This famous gem got its name from Count Grigory Grigoryevich Orlov, one of the lovers of Empress Catherine the Great (1762-96). The diamond is also described by the French traveler Jean Baptiste Travernier in his work Six Voyages.

The Wittelsbach

The Wittelsbach DiamondAt 35.56 carats, Wittelsbach diamond is the third largest blue diamond known in the history. Celebrated for its dark blue color and flawless clarity, this diamond broke the records of diamond auction when in the year 2008 Christie’s sold the diamond to the London jeweler Laurence Graff for a whooping 23.4 million dollars.

The diamond was found in India and then was later brought to Europe in the 17th Century. The color and clarity of this diamond is compared to the legendary Hope diamond. In 1664, the king of Spain gifted it to his daughter Margaret Teresa. From there on it passed through several thrones including Leopold I of Austria, whose granddaughter Maria Amalia, later married into the Wittelsbach family of Bavaria.

In 19th Century for more than 50 years, the diamond became untraceable, and then suddenly in December 2008, the gem was up for auction at Christie’s.

The Sancy Diamond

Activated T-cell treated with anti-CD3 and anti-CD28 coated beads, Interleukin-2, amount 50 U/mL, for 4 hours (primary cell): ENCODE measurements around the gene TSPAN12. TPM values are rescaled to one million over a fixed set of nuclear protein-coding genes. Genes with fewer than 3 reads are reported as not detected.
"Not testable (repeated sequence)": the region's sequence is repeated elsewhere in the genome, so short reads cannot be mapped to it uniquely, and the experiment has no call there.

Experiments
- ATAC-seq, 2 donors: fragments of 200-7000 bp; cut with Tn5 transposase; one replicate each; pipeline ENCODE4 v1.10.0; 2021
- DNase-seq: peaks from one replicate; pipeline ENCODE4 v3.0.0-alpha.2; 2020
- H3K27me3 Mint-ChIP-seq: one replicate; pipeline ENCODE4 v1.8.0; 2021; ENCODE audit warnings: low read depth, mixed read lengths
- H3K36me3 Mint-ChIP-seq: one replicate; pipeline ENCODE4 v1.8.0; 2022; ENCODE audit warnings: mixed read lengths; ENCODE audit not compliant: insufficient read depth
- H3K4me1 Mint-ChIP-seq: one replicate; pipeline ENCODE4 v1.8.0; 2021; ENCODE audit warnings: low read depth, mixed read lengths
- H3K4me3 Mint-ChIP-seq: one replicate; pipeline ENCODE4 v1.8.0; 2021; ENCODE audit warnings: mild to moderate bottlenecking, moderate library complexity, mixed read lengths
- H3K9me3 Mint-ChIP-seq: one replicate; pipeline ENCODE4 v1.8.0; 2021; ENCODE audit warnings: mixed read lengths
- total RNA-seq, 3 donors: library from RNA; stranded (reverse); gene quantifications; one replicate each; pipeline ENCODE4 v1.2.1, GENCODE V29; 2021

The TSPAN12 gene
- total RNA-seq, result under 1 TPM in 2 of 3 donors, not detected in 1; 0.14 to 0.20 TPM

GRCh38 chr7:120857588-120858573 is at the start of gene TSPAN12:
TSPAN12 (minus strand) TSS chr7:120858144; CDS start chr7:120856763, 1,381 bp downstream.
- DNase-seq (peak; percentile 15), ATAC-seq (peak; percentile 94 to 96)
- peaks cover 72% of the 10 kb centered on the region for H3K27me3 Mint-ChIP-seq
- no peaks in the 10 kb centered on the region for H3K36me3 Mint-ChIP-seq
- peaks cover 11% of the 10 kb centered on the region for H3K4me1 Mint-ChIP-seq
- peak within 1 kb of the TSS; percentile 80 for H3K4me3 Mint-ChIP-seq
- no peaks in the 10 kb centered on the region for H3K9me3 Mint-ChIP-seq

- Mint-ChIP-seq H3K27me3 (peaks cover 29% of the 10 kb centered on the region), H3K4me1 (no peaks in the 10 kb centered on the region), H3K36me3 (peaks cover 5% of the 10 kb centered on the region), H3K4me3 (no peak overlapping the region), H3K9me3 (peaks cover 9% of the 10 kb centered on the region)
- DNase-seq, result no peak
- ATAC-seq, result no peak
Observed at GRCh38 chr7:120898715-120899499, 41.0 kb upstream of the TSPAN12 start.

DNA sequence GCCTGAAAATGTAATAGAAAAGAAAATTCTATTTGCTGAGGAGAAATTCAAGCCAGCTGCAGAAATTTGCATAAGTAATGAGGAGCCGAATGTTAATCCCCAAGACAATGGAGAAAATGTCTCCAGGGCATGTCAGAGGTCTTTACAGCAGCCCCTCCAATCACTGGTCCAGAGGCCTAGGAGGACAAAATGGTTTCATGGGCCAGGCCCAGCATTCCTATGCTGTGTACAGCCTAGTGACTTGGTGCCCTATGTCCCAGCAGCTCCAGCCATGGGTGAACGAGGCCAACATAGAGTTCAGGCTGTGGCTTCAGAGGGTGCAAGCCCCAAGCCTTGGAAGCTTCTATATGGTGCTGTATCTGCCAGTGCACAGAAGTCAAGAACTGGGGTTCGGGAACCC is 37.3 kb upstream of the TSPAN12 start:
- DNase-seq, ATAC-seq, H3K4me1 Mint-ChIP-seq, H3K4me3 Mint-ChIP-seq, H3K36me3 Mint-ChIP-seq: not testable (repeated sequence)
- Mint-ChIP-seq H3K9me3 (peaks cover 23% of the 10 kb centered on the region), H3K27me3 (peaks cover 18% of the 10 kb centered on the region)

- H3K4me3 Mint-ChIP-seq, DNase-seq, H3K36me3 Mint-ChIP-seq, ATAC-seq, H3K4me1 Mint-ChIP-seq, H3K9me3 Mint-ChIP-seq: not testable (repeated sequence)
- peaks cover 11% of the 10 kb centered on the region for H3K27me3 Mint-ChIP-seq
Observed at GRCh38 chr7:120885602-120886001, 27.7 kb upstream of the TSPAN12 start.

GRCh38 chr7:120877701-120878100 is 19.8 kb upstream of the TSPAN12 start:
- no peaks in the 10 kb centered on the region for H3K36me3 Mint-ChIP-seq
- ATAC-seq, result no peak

The Sancy DiamondThe Sancy diamond that originated in India, is one of the most famous gems in the world. The diamond weighs 55.23 carats and is shaped like a shield. The shape is very unusual, as it has no pavilion, just a pair of crowns, one placed over another. It is said that a Venetian cutter brought the diamond secretly from India. In 1570, Nicholas Harlai, French Ambassador to Turkey, the Seigneur de Sancy, who was an avid collector of gems and jewelry, purchased it. In 1906, the diamond was fixed in a tiara that Lady Astor wore. Since 1962, The Sancy diamond remains on display at Louvre Museum of Paris.

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  • July 1, 2010


    this article is very well written .. one of the best that i have come across.

  • February 27, 2011

    antique diamond rings

    So, what are they going to do with it?

  • March 1, 2011

    Liz David

    I love my engagement ring but it was a journey. When we first started talking about getting married, my fiance’s mother told him he could give me a diamond ring from his deceased grandmother, but he knew nothing about it. He told me, I presumed it was round, and got to looking at ways to set it. A few months later he found out it was a marquise, and when he told me, I literally almost cried.